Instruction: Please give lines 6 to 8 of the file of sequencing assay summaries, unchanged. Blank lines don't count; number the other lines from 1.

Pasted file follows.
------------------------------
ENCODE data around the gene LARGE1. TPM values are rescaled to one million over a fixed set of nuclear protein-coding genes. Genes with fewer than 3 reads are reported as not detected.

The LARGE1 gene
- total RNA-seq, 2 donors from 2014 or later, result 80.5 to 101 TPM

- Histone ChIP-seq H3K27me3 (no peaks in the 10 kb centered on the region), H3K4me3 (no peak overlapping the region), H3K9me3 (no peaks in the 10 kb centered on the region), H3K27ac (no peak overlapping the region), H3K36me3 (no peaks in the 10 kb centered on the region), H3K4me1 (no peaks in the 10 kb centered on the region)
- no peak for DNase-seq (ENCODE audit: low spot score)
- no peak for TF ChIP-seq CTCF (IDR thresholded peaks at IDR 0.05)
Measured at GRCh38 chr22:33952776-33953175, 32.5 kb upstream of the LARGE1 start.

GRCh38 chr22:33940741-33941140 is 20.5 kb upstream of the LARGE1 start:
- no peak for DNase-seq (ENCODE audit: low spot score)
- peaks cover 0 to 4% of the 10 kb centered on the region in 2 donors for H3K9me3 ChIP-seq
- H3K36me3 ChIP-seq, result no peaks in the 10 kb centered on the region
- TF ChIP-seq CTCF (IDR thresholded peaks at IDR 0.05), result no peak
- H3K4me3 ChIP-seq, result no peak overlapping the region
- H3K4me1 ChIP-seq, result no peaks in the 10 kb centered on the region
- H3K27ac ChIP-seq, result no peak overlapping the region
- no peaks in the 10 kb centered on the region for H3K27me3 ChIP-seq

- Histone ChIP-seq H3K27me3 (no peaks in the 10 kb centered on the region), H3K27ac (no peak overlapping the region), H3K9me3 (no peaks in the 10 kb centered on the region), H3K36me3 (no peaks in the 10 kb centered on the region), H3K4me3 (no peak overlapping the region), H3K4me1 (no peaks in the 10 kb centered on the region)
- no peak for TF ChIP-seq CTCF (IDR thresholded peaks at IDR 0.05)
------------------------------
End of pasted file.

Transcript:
- no peak for TF ChIP-seq CTCF (IDR thresholded peaks at IDR 0.05)
Measured at GRCh38 chr22:33952776-33953175, 32.5 kb upstream of the LARGE1 start.

GRCh38 chr22:33940741-33941140 is 20.5 kb upstream of the LARGE1 start: